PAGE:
And yet, while the cost of living is spiralling, major corporations – and not just energy providers – continue to push up prices, not to cover the cost of paying their workers, but to preserve profit margins. It’s not that they can’t afford to increase wages, they simply won’t because capitalism is built on maximising profit. Fuck the staff, look after the shareholders. And of course, rent continues to rocket: landlords, too, need to protect their rental yields

An investigation undertaken in behalf of The Guardian late in 2022 found that ‘asking rents on new listings are up by almost a third since 2019, and some people are facing increases of up to 60%. Prices in 48 council areas are now classed by the Office for National Statistics as unaffordable when compared with average wages’.

The trouble is, capitalism is based on exploitation, and invariably, the wealthy become wealthy and grow their wealth through the exploitation of the less wealthy.

There is an irony here: in nature, the most successful parasites achieve a symbiotic relationship with their host. Under capitalism, the parasites seem determined to kill the host (the poor) on the premise that there will always be more. But then, the same is true of the human relationship with the planet: only, the resources are finite and there isn’t another planet, so we’re fucked.

The accompanying text pulls no punches in explaining the context:

“As we travel further into the year of our overlord 2023, the cold snap that had enveloped the country no longer seems to mock us as we struggle to complete the simplest of daily tasks. With public services at a standstill as the people actually doing the jobs fight tooth and nail for honest payment and work prospects, the rest of us eke out a little more of the heat reserve to keep us going as the ice finally begins to thaw. But the Rental Yields do not stop. The opportunity to make hay while the sun refuses to shine carries on as if no one was suffering. The money continues to be made and the towers in space continue to be built. Dark shadows now dominate the skyline of a city that has been forgotten to the wishes and demands of the few. Some will say this is the progress promised by those in charge of levelling up. But many others will suffer as the bankrolls of the rental yielders grow ever fatter. Still, the spring brings promises of its own.”

What makes life in this endless torrent of shit in which we’re all sinking is that there are some people who aren’t cunts, and who go out of their way to make the quality of life better for others, as well as themselves. The guys who run Front & Follow are among them, as are the many, many artists who have contributed to the Rental Yields compilation series, of which this is the fourth, showcasing tracks by myriad underground acts, remixed by myriads more in an exercise in infinite cross-pollination.

Featuring 26 new tracks and 52 artists, all money raised from this release will go to SPIN (Supporting People in Need), whose purpose is to feed, shelter, clothe and generally support the homeless and people in need of Greater Manchester.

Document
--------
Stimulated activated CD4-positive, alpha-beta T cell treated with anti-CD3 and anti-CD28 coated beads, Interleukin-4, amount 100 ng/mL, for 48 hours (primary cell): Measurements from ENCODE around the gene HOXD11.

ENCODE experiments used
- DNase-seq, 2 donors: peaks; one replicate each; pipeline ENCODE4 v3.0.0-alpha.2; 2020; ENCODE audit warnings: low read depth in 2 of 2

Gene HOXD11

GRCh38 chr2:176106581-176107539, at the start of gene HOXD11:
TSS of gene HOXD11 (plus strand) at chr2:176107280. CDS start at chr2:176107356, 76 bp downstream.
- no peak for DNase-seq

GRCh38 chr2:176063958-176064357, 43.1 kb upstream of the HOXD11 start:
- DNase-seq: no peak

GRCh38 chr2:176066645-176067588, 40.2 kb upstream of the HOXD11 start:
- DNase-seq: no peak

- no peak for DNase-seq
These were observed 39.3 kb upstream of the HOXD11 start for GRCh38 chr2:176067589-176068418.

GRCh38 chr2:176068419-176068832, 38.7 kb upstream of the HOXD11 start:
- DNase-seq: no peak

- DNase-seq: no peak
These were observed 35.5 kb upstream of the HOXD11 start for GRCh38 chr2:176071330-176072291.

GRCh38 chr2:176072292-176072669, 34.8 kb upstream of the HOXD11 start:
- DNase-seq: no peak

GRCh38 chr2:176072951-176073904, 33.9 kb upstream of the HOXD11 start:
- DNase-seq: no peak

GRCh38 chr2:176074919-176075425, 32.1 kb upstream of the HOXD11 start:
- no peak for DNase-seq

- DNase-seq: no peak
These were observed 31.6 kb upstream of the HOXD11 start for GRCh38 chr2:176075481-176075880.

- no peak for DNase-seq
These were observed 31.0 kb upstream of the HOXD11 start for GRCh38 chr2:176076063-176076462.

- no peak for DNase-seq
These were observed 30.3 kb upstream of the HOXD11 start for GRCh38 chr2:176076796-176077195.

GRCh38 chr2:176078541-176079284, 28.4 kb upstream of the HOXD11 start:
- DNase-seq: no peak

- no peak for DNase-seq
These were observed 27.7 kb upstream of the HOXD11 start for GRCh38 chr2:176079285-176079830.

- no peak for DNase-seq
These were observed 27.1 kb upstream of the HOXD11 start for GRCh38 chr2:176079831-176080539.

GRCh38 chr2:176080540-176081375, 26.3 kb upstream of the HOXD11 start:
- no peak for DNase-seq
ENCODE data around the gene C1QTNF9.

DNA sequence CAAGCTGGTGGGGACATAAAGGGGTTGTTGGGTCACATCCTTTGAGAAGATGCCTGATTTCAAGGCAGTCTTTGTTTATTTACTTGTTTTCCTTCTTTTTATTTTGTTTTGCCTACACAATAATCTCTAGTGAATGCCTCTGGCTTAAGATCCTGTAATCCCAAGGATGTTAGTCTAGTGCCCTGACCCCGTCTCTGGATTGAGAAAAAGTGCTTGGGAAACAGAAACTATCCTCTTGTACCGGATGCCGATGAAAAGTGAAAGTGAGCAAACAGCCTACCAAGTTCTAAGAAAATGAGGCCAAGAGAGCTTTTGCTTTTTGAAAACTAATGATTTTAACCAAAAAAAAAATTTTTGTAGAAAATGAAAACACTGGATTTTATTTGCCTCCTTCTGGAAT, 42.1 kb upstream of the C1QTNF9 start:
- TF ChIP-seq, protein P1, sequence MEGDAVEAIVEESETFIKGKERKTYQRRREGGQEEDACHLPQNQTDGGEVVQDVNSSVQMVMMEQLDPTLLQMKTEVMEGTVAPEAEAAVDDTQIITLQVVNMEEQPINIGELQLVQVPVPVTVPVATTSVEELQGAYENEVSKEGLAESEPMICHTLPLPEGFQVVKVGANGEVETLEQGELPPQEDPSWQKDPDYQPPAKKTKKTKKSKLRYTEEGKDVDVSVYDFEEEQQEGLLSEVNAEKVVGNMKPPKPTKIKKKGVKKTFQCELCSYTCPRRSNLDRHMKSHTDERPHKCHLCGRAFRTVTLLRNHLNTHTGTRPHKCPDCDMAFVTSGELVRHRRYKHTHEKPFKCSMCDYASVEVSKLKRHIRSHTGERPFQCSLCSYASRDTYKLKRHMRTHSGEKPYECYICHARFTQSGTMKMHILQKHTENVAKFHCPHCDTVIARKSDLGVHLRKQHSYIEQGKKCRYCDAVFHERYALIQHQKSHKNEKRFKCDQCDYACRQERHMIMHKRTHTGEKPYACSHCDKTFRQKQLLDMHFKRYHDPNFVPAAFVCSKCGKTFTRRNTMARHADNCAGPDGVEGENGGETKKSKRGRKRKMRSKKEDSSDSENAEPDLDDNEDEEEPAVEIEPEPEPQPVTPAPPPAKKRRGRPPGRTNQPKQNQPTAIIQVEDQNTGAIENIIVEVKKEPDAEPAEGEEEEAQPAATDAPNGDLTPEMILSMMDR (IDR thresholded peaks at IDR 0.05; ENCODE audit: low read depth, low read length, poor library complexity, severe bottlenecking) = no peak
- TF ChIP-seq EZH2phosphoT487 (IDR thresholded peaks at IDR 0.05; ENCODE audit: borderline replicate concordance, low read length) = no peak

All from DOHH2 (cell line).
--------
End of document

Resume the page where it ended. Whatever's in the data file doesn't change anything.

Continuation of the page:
As with the previous instalments, Volume 4, is very much geared towards ambient and more sedate electronica. With so many tracks and such an epic duration, and given the nature of the material, Volume 4 is a wonderfully immersive experience.

The overall quality is, again, excellent – meaning it’s consistently great across the duration and there’s nothing that makes you feel inclined to hit skip. There are, as always some names that leap out for a range of reasons: Kemper Norton. Yol, Omnibadger, The Incidental Crack, Field Lines Cartographer, Sone Institute – but the main point of this is not the names, but the merits of collaboration and collectivism.

Some tracks do stand out, notably ‘Acid Bath’ by BMH vs Lenina for it’s pumping beat, and CuSi Sound vs Robbie Elizee’s ‘I’m Not A Tourist, I Live Here’ for its overt wibbly synth weirdness, for starters. ‘The Enamel Hamper’ by Cahn Ingold Prelog vs The Ephemeral Man is a nine-and-a-half-minute dark psychological drift, while Omnibadger vs Grey Frequency’s ‘Speeding Ground (Part iii)’ is a glitchy, collaged morass of disorientation, with layers of noise, tribal drumming, and disembodied vocals, and ‘Home on the Whalley Range’ by Opium Harlots vs Yellow6 combines dark ambient, murky noise, and a hint of The Cure’s ‘Pornography’ to forge something intensely claustrophobic.

Solo1 vs yol’s ‘Black Spoons And Crosses’ is a collision of ambience and noise that will twist your brain, and the sonorous drones of Laica vs Learn to Swim’s ‘High Yields, Low Prospects’ is a doomy post-punk affair with an agitated drum machine hammering away amidst a sea of murk, and both the title and sound encapsulate the sentiment and the message of the album as a whole.

It is, once again, a triumph, not only artistically, but socially: the Rental Yields series is the epitome of community. And while our government speaks of community while acting in every way to destroy it, promoting division by every means, and social media has become a warzone whereby the goal is achieved, musicians are showing the way. This, this is how we will survive the shit and create a better future.